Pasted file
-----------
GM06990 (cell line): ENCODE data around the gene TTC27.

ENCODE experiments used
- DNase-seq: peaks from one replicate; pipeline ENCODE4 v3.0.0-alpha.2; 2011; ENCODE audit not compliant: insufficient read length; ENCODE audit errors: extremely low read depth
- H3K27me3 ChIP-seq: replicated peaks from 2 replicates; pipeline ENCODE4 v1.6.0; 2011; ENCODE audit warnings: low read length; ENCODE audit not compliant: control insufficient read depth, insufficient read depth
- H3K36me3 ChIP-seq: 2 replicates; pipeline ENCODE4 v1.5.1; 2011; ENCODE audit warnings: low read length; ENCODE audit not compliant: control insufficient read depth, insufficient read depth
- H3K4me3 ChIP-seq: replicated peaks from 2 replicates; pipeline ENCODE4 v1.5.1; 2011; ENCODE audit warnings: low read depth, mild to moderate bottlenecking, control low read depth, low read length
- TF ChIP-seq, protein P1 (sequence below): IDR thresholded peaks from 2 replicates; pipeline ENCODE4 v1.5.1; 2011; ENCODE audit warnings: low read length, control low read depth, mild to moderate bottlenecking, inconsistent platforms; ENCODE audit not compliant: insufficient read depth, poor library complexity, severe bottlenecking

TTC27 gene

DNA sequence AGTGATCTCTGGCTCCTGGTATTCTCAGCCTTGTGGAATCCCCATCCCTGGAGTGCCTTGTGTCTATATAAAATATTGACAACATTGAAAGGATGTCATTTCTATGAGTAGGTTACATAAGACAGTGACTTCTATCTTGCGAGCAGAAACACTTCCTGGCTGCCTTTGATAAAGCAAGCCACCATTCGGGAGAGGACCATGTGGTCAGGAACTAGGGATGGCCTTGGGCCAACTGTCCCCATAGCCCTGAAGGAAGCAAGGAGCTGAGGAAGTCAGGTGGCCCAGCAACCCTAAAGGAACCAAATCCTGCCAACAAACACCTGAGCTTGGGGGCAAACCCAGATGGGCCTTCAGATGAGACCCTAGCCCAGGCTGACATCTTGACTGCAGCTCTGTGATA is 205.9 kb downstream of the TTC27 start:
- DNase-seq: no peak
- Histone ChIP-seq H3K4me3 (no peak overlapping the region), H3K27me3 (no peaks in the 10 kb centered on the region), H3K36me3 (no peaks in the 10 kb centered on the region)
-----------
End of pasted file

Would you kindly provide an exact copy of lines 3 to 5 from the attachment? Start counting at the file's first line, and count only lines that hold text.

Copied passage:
- DNase-seq: peaks from one replicate; pipeline ENCODE4 v3.0.0-alpha.2; 2011; ENCODE audit not compliant: insufficient read length; ENCODE audit errors: extremely low read depth
- H3K27me3 ChIP-seq: replicated peaks from 2 replicates; pipeline ENCODE4 v1.6.0; 2011; ENCODE audit warnings: low read length; ENCODE audit not compliant: control insufficient read depth, insufficient read depth
- H3K36me3 ChIP-seq: 2 replicates; pipeline ENCODE4 v1.5.1; 2011; ENCODE audit warnings: low read length; ENCODE audit not compliant: control insufficient read depth, insufficient read depth